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Former finance manager who lived the high life on proceeds of crime forced to pay back nearly a quarter of a million pounds

News   •   Sep 18, 2019 11:38 BST

A convicted criminal who stole over £441,000 from his former employers has been ordered to pay back over £225,000 under a POCA (Proceeds of Crime Act 2002) Confiscation Order.

Viraj Patel, 34, of Worcester Park pleaded guilty to fraud by abuse of position after putting fictitious invoices through the banking system of the company where he was finance manager to channel company funds into his own account. His crime was discovered once Patel had left the organisation.

Patel was sentenced to 30 months imprisonment earlier this year at Guildford Crown Court. Surrey Police financial investigator Steve Hayes was then able to step in and initiate the process of linking his assets to his crime, and going to court to confiscate those assets.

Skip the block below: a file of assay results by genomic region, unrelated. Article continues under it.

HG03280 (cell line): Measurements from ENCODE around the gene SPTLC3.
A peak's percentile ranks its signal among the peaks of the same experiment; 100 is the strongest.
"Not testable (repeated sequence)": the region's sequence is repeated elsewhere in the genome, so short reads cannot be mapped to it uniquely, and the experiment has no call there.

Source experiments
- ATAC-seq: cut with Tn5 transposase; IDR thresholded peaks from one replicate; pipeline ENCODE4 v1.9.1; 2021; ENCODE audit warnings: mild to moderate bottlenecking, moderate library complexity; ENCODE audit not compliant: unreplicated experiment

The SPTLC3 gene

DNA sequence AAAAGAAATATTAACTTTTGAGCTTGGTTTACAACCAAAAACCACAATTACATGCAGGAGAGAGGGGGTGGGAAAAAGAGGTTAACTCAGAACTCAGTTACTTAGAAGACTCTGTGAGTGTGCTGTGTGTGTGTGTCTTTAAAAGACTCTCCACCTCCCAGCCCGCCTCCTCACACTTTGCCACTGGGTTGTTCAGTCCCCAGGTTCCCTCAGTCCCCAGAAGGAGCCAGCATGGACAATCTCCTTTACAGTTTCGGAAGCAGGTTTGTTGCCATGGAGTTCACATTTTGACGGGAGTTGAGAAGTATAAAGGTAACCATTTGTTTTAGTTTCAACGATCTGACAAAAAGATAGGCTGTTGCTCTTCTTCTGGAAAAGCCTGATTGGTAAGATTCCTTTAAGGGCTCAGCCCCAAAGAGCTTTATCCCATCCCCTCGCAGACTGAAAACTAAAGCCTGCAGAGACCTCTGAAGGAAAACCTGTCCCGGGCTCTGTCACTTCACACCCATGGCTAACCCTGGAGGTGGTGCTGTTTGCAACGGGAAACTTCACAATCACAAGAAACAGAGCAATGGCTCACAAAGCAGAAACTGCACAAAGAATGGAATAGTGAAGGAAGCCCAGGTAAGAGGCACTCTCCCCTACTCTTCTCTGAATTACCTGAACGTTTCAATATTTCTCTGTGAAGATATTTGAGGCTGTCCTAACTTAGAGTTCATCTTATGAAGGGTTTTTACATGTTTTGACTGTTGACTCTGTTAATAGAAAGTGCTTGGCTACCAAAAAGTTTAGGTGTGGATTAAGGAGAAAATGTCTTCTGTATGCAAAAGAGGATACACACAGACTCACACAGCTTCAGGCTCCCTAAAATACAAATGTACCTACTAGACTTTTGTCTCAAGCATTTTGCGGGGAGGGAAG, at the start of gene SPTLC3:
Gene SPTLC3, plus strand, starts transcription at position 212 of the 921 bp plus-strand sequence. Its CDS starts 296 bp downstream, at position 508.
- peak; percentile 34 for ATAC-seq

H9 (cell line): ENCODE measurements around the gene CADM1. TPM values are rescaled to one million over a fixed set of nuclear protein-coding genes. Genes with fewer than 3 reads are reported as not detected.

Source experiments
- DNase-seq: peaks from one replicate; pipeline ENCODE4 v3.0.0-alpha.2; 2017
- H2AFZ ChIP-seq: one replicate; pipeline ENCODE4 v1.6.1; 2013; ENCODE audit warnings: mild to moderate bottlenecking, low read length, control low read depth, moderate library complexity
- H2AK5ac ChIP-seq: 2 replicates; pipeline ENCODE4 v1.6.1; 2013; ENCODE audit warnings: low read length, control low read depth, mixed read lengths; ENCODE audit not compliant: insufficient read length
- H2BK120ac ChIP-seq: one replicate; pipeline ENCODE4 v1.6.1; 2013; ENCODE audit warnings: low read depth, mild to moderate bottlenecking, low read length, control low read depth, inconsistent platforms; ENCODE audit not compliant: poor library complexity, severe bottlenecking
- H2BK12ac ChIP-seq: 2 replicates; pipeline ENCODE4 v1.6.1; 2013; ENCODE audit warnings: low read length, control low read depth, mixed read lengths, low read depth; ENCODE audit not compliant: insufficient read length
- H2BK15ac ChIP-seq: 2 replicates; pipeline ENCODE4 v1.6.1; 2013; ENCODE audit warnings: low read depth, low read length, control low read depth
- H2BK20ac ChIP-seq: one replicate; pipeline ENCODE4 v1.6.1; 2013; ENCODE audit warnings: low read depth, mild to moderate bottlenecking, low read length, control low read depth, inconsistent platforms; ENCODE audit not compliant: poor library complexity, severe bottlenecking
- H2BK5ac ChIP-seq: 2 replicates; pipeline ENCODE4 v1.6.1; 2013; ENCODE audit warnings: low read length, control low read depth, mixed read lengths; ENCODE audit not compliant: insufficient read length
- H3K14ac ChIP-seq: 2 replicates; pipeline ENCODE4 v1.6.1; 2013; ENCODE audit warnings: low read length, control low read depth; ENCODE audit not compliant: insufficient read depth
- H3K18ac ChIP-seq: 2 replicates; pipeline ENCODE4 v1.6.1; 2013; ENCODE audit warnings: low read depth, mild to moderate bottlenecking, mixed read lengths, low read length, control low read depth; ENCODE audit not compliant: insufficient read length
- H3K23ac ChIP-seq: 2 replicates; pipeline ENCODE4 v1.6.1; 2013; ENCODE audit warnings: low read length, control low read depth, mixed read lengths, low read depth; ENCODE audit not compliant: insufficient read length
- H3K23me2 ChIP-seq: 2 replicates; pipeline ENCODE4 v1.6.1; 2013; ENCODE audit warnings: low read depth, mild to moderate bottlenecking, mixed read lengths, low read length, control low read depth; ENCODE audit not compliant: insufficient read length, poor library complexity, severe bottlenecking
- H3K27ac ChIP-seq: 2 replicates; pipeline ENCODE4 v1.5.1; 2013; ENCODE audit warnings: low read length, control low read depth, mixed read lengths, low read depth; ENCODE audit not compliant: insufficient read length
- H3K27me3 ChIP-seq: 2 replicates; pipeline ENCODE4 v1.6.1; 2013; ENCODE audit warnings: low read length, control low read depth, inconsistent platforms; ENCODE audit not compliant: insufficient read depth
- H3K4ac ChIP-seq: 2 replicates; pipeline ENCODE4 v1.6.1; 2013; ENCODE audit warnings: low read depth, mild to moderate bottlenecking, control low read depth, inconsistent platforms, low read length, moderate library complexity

The force restrained his bank accounts, one of which alone had £149,000 in it.

Cash, watches and a gold bar were also seized, all of which were sold. Surrey Police worked with Patel’s family to sell his top of the range BMW car.

This was in addition to detailed work carried out by our financial investigator as part of the investigation itself, working alongside the officer in charge of the case PC Joanna Whitehorn, including analysis of Patel’s bank accounts to map how he had hidden – and spent much of - the money. Faced with this, Patel fully admitted the charge during an interview with PC Whitehorn.

The £225,000 has now been paid to the victims, Patel’s former employers, as compensation.

Detective Inspector Matthew Durkin, Head of Surrey Police's Economic Crime Unit, said:

"We were able to understand Patel’s financial activity in such great detail that there was no way he was going to get away with any of the money from his crime. He was living a life that was way beyond his means and I’m pleased to say his days of splashing other people’s cash as a result of abusing the trust of his employer are finished.

“More importantly though, the confiscation order means that we have been able to compensate his victim, his former company.”